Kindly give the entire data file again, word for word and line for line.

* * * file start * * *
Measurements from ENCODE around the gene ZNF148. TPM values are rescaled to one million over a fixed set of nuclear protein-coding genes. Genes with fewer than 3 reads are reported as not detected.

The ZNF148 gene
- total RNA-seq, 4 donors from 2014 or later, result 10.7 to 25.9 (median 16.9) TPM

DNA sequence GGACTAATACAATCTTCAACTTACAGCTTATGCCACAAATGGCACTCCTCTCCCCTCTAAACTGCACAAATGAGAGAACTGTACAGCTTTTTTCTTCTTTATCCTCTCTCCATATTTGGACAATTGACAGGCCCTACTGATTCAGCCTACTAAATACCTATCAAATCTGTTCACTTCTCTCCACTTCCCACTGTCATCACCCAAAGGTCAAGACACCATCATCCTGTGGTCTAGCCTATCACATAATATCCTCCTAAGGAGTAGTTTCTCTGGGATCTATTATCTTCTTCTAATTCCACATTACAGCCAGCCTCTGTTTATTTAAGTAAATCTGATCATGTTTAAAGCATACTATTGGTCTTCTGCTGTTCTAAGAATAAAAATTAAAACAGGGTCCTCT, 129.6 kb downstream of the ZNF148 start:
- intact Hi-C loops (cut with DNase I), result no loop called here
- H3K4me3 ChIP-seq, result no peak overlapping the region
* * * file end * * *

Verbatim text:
Measurements from ENCODE around the gene ZNF148. TPM values are rescaled to one million over a fixed set of nuclear protein-coding genes. Genes with fewer than 3 reads are reported as not detected.

The ZNF148 gene
- total RNA-seq, 4 donors from 2014 or later, result 10.7 to 25.9 (median 16.9) TPM

DNA sequence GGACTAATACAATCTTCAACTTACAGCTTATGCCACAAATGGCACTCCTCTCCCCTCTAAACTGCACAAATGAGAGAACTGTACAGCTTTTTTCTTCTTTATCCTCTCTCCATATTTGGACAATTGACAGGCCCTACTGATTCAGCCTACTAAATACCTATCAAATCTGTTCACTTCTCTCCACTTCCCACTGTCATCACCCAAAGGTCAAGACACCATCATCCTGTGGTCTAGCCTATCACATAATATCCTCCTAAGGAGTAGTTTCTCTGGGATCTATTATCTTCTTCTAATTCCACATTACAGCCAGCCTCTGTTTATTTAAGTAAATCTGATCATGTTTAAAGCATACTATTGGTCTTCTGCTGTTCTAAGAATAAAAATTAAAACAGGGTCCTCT, 129.6 kb downstream of the ZNF148 start:
- intact Hi-C loops (cut with DNase I), result no loop called here
- H3K4me3 ChIP-seq, result no peak overlapping the region